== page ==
A scene from the film adaptation of George Orwell's '1984'

    A scene from the film adaptation of George Orwell's '1984'

    Biometric identity cards. The Attorney General’s legal advice on the Iraq invasion. MMR vaccine. A database of every child in the country. Street View and Facebook. Nuclear plant safety. Questions about whether we are sleepwalking into a surveillance society. Oh - and MPs’ expenses.

    There’s nothing dull about data protection and freedom of information. Protecting personal information and upholding the citizen’s right to know about the activities of a vast public sector cut across virtually every aspect of life.

    When I started as the independent Information Commissioner at the end of 2002, I predicted that the role would involve promoting novel and controversial laws that would often be seen as threatening to powerful forces.

    I probably underestimated the scale of the challenge. I have certainly had to ruffle a few feathers. But as I stand down after nearly seven years I hope that the Information Commissioner’s Office (ICO), which I have been privileged to lead, has made a real difference.

    Our dual role is to bring home the importance of safeguarding personal privacy, while pushing government and the rest of the public sector towards genuine open government.

    The aim is to minimise what others know about our private lives and maximise what we know about the activities of government.

    When I started, data protection was marginalised and frankly seen as somewhat nerdy. Freedom of information was a subject of interest to the chattering classes and - after years of debate - had not even been implemented.

    Both now influence, and sometimes set, news and political agendas on a daily basis. Both have come of age and moved centre-stage.

    Data breaches - including the loss of 25million child benefit records in 2007 and 14 NHS data security breaches in the past year - have shown beyond doubt that people really care about how their information is handled.

    Money is at stake when bank account details fall into the wrong hands but health records involve particularly sensitive data. My office has had to take action against a number of hospitals and other NHS organisations.

    Inquiries and investigations have demonstrated that high-level accountability is key to handling personal information well. It is too important to be left just to compliance officers, lawyers, IT departments and other experts.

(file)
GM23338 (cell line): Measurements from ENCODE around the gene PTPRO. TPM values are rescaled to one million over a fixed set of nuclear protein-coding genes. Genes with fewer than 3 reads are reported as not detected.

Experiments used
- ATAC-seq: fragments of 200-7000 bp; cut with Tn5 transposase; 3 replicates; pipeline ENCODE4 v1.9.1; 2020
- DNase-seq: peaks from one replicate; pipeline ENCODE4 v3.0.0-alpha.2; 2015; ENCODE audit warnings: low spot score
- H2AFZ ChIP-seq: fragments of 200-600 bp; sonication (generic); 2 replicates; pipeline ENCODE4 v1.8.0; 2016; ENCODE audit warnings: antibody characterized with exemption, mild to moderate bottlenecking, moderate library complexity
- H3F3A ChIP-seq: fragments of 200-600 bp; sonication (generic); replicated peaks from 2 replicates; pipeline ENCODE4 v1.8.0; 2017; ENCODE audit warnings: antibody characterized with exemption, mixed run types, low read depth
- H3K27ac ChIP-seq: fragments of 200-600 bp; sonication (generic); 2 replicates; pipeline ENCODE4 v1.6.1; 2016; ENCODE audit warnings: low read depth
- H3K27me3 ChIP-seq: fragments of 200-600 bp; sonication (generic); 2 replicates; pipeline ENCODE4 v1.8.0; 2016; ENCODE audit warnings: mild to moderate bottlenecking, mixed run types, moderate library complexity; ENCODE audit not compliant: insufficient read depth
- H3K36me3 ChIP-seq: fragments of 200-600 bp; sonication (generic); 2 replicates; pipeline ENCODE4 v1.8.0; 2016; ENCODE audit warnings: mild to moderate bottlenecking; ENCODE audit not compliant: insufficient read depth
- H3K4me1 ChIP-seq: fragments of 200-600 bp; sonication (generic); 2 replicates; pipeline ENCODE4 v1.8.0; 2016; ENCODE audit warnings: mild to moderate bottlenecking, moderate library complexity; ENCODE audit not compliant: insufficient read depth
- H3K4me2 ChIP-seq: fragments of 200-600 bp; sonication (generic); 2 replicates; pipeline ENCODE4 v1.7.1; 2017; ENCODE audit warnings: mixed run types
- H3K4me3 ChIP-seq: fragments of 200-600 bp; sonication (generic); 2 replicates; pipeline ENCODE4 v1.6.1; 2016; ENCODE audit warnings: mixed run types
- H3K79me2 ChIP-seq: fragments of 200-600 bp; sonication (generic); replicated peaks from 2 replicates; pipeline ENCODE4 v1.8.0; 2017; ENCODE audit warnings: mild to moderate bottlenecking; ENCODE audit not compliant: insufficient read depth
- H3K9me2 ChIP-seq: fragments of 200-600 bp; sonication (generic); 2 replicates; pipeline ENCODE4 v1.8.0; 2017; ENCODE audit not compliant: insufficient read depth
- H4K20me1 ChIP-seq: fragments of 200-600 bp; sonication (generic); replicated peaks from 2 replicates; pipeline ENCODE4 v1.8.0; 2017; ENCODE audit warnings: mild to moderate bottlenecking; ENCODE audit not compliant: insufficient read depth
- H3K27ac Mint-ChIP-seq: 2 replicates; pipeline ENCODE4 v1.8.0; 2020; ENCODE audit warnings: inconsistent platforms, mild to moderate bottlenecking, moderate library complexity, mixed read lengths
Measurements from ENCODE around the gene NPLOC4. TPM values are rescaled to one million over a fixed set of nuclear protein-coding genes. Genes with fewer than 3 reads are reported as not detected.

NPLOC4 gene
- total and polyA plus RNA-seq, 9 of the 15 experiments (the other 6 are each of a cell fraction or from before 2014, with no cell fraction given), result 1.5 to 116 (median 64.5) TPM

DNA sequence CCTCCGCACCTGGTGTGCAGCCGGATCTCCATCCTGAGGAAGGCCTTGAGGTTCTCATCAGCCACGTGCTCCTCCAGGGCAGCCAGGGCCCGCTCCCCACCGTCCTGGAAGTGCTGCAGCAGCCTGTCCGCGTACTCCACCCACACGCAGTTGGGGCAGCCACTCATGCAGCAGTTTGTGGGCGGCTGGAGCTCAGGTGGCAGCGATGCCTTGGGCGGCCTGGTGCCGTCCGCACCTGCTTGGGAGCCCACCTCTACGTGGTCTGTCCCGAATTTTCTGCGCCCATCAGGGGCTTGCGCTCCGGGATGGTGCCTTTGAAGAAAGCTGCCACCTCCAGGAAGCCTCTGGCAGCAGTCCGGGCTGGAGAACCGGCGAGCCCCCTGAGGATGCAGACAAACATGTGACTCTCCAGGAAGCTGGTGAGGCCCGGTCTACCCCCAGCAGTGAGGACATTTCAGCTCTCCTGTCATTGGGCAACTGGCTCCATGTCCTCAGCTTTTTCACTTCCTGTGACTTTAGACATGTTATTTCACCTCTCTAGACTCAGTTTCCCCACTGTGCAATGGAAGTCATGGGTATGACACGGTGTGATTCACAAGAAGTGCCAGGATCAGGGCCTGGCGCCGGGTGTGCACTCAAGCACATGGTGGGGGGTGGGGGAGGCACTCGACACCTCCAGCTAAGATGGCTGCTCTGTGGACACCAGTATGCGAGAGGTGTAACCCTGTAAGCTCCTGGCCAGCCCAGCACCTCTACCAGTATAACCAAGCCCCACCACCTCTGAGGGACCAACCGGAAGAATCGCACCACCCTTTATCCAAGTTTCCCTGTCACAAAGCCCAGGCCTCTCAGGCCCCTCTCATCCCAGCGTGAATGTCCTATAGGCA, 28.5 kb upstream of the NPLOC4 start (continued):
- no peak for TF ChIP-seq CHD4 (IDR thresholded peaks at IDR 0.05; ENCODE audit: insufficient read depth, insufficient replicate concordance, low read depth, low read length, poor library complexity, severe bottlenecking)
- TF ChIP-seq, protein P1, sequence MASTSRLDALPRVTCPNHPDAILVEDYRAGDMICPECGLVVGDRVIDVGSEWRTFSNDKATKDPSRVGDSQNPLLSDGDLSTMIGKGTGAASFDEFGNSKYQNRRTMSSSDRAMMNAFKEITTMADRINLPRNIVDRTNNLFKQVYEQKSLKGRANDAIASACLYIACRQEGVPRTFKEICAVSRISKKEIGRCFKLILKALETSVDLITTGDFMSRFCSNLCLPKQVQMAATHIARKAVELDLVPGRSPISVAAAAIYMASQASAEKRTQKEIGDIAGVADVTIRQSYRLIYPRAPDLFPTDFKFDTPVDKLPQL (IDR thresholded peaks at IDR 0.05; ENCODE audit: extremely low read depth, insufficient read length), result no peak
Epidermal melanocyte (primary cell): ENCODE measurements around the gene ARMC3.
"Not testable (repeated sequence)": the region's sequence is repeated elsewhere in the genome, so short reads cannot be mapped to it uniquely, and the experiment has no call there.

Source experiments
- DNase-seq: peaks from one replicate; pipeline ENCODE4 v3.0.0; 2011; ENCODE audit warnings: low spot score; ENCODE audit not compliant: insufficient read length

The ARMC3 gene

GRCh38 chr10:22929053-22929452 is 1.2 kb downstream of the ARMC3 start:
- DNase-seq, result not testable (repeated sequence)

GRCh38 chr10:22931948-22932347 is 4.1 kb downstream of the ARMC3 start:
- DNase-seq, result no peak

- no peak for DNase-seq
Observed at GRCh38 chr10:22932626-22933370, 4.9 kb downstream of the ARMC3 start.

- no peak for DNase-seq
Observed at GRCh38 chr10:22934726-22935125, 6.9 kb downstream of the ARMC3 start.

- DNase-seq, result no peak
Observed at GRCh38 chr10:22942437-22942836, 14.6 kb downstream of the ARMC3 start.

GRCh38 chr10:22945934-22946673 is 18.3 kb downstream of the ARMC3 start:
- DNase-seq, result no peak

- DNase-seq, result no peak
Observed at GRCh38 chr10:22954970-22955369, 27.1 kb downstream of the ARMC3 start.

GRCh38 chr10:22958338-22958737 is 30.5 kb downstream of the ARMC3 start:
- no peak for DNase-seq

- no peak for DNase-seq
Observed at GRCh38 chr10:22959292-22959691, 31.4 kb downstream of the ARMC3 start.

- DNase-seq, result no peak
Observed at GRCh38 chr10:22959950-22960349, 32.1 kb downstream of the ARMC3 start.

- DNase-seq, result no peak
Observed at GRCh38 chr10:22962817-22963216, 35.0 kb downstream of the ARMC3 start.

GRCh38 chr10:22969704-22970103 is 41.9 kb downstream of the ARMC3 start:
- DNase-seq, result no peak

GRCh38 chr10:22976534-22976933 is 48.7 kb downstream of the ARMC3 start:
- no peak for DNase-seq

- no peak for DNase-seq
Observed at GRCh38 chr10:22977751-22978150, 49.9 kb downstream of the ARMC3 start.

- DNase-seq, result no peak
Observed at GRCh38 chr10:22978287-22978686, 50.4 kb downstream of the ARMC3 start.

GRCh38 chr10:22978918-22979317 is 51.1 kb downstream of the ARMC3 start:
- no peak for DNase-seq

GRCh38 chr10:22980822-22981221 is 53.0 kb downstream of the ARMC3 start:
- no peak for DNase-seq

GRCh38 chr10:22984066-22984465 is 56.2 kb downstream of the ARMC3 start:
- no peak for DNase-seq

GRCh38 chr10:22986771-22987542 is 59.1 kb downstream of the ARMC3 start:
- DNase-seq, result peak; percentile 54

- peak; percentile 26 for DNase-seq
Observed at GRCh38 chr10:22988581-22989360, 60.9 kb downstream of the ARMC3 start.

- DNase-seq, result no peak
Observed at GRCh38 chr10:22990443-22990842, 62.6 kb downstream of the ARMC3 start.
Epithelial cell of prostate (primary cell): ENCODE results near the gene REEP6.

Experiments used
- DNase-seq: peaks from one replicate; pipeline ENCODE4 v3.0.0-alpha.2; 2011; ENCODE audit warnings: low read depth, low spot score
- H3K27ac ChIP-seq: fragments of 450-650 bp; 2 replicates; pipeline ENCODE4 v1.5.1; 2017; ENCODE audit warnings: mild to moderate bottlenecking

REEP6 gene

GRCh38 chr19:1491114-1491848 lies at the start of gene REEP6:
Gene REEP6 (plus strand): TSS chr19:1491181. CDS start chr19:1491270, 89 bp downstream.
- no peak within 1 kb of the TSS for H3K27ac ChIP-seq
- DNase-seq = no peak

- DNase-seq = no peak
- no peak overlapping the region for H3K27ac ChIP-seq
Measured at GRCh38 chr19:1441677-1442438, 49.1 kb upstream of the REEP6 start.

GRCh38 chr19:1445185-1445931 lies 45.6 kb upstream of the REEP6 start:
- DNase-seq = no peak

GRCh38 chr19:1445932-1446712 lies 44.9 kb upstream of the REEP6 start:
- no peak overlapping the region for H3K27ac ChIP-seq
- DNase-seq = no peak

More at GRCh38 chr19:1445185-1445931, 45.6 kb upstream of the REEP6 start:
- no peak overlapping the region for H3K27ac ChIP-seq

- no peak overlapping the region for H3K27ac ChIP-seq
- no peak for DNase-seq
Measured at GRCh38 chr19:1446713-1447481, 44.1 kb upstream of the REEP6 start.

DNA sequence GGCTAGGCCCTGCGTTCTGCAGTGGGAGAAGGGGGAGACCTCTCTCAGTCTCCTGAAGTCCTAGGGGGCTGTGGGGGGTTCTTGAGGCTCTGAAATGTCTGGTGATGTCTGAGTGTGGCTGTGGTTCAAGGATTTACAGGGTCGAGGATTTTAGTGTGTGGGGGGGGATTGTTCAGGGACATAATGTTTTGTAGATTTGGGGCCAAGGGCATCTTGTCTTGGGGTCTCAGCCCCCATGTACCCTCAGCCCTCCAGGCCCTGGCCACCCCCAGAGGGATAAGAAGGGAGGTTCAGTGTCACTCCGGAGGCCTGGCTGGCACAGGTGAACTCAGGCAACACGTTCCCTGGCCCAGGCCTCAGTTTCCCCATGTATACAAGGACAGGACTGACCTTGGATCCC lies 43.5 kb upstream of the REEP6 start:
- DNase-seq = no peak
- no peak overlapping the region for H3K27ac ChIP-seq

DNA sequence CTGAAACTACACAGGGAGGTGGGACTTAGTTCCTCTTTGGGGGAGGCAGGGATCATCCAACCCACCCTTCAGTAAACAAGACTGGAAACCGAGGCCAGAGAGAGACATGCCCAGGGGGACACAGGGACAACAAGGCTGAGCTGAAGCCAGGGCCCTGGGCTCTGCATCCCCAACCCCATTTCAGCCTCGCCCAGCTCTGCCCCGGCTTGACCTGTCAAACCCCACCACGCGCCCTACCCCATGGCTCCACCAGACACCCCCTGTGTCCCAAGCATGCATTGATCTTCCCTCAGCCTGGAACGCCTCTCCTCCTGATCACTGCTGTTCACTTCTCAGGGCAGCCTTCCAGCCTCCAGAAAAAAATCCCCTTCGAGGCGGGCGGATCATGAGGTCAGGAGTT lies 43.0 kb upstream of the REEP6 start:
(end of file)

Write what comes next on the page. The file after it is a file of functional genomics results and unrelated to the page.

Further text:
Someone at the top has to make sure that all the risks have been addressed. High-level management is needed to make sure that staff are aware that customers, taxpayers, employees, pensioners and service personnel expect their personal information to be properly collected, stored and used. Data lapses risk reputations and bottom lines.

    Chief executives are now getting the message and starting to take data protection much more seriously. The threat of a substantial fine by the ICO will also focus minds when this power is finally made available later this year.

    I suspect the debate will shift increasingly from security to questions about the accuracy and relevance of the data. What company wants inaccurate records on its customers? What public body can afford to mix up two identities? Will the Court of Appeal agree with me that the police do not need to keep for decades records of isolated and very minor offences committed by upright citizens when in their teens?

    As well as accuracy, data minimisation needs to be the watch-phrase - not collecting more than is needed, nor keeping it longer than necessary. Data protection does not stop sensible things being done but it does make organisations think about, and justify, what they are doing.

    The Government has been an advocate of creating huge collections of data, often with very good intentions, and of course information can be a valuable asset for law enforcement, public protection and service delivery.

    However, it can also quickly turn into a toxic liability if the risks materialise. If things go wrong, real damage can be inflicted on people’s careers, their reputations, their personal relationships, their private lives and their bank balances.